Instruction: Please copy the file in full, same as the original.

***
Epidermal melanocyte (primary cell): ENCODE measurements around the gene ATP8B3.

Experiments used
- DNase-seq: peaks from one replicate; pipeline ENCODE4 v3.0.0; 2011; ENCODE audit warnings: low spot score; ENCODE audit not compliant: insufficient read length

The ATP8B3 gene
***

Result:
Epidermal melanocyte (primary cell): ENCODE measurements around the gene ATP8B3.

Experiments used
- DNase-seq: peaks from one replicate; pipeline ENCODE4 v3.0.0; 2011; ENCODE audit warnings: low spot score; ENCODE audit not compliant: insufficient read length

The ATP8B3 gene